The Digital Divide Starts in Rennes

When I recently traveled on a high speed train in France to the coast I experienced what the ‘digital divide’ really means. For the first one and a half hours of the trip on the 350 km long TGV line from Paris to Rennes, LTE coverage along the route was excellent. I don’t know if the train had on-board RF signal repeaters but since the signal was usually excellent I suspect so. Not only was the signal coverage good but I also managed to get quite some work done with web based services at 300 km/h. Upload and Download data rates were in the region of several megabits a second and I didn’t notice coverage holes that would have impeded with my work. That’s how it should be.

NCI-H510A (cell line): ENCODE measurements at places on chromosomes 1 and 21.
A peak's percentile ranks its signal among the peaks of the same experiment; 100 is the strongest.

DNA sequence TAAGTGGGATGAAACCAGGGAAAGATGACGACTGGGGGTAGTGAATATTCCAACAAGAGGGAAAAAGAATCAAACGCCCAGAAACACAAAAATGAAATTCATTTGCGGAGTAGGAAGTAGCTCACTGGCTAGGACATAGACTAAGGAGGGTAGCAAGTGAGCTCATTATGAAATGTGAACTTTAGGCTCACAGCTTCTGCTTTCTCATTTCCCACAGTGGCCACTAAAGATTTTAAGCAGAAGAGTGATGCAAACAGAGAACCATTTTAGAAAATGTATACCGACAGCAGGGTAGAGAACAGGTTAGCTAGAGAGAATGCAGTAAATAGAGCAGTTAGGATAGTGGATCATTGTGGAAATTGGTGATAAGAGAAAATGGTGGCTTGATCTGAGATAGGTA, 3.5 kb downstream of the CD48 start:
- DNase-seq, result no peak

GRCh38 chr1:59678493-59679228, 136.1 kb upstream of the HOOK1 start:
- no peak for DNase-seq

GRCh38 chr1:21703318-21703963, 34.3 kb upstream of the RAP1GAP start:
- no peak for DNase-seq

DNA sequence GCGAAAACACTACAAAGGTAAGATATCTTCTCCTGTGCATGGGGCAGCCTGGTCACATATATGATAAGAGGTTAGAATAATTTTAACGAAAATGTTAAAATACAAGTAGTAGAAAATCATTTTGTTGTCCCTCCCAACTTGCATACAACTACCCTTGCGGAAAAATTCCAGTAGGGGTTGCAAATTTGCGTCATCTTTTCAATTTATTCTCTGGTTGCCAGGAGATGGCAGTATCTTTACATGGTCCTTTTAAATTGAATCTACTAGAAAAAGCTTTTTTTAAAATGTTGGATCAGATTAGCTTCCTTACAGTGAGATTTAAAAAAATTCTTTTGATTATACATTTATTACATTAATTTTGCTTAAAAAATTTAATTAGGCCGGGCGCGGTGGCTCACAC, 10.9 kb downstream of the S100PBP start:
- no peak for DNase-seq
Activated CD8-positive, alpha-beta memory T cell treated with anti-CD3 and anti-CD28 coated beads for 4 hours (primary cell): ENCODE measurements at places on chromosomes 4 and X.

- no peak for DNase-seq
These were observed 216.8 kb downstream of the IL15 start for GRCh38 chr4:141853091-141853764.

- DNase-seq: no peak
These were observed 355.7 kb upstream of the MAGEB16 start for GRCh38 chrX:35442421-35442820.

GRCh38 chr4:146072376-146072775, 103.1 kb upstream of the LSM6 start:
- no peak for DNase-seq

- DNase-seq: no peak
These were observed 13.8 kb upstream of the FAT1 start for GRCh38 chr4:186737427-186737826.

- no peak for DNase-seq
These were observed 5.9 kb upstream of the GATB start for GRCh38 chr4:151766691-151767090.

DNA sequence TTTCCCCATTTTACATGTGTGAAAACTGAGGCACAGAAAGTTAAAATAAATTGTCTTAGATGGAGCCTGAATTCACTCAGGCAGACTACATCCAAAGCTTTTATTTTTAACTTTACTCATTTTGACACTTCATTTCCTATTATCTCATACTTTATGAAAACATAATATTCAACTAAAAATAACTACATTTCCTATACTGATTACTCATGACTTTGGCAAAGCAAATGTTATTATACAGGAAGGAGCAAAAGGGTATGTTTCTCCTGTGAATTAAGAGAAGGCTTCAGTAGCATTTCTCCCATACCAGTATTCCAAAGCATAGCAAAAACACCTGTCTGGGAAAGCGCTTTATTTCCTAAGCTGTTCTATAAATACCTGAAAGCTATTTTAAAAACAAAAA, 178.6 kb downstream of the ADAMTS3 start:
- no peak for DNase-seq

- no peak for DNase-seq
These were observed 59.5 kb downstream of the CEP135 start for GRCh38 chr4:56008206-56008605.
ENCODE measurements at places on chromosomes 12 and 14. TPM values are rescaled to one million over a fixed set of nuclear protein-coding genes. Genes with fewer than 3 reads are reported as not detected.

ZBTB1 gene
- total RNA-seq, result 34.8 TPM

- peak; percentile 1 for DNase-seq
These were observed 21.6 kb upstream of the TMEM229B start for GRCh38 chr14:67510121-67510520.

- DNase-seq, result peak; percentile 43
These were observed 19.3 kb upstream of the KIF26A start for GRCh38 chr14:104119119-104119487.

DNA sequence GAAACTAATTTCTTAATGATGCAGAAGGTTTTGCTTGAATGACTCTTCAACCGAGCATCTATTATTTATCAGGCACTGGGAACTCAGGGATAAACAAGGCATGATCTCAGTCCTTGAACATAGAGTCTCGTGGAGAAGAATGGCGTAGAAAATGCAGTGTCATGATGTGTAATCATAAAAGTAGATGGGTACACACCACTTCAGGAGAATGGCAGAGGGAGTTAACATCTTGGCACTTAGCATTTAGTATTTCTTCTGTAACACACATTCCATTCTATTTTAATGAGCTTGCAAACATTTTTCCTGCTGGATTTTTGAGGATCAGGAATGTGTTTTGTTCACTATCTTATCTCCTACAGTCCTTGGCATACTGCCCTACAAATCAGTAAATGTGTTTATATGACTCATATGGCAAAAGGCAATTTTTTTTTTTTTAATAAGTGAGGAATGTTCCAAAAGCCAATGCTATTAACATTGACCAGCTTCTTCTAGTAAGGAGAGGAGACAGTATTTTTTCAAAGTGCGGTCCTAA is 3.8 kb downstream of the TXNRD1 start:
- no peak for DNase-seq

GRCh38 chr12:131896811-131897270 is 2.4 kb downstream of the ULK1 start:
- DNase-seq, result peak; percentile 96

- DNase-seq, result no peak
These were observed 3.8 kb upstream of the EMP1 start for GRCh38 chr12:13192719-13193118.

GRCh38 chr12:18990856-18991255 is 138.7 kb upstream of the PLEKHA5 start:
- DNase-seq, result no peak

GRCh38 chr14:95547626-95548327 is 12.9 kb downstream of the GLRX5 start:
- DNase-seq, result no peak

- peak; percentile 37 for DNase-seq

While the train was packed with people up until Rennes, most of them with their laptop open in front of them and a dozen or so Wifi tethering hotspots on-air, most people then got off which makes me wonder if most of them were business travelers that make the daily commute to Paris!? Once we left the station towards Brest at the coast it didn’t take very long until network coverage became very patchy and working online was no longer possible. Also, the high speed train was no longer on a high speed train track and it seems no efforts were so far undertaken to improve network coverage along the older railway line. From my point of view this shows very nicely what is possible from a connectivity point of view if network operators, the government and the train company work together.